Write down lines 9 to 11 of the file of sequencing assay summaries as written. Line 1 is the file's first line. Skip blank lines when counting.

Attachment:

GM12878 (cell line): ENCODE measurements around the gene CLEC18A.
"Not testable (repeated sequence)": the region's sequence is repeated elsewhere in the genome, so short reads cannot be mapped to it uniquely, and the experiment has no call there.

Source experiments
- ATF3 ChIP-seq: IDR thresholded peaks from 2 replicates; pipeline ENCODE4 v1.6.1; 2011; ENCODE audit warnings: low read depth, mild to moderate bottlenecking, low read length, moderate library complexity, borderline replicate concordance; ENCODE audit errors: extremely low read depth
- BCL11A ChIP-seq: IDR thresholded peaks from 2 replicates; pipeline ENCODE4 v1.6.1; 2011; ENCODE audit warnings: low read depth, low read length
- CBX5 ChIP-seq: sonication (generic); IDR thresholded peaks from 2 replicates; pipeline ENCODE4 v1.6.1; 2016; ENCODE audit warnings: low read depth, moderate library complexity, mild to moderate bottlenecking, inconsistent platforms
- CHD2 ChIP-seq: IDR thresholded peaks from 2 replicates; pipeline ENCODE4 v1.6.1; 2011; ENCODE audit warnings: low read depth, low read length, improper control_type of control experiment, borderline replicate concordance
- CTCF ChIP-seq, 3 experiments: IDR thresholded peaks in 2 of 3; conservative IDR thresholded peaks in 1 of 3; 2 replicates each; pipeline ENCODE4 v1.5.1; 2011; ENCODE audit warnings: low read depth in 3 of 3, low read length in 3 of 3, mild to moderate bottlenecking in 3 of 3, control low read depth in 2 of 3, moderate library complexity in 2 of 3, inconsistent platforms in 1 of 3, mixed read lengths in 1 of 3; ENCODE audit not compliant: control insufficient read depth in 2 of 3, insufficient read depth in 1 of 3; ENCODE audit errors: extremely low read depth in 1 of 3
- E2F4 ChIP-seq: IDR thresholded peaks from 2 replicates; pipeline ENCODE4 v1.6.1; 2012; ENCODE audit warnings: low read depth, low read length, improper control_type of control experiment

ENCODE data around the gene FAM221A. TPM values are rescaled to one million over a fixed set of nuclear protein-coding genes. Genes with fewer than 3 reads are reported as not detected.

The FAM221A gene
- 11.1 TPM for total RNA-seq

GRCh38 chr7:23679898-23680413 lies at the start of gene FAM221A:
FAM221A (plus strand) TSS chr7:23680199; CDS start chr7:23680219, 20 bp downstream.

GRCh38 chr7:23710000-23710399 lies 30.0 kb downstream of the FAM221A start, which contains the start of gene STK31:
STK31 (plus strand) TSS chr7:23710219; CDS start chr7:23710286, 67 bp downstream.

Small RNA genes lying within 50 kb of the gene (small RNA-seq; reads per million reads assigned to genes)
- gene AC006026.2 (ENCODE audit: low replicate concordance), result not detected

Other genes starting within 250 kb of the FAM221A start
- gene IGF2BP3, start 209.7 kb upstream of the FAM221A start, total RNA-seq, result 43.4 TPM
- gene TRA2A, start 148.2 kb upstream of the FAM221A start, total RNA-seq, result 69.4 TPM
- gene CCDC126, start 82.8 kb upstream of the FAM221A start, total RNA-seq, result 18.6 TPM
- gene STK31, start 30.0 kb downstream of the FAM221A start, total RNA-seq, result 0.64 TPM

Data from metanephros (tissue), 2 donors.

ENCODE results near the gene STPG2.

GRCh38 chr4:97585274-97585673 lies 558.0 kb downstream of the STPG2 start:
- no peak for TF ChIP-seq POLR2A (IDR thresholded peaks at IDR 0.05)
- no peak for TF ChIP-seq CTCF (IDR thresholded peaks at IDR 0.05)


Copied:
- E2F4 ChIP-seq: IDR thresholded peaks from 2 replicates; pipeline ENCODE4 v1.6.1; 2012; ENCODE audit warnings: low read depth, low read length, improper control_type of control experiment

ENCODE data around the gene FAM221A. TPM values are rescaled to one million over a fixed set of nuclear protein-coding genes. Genes with fewer than 3 reads are reported as not detected.

The FAM221A gene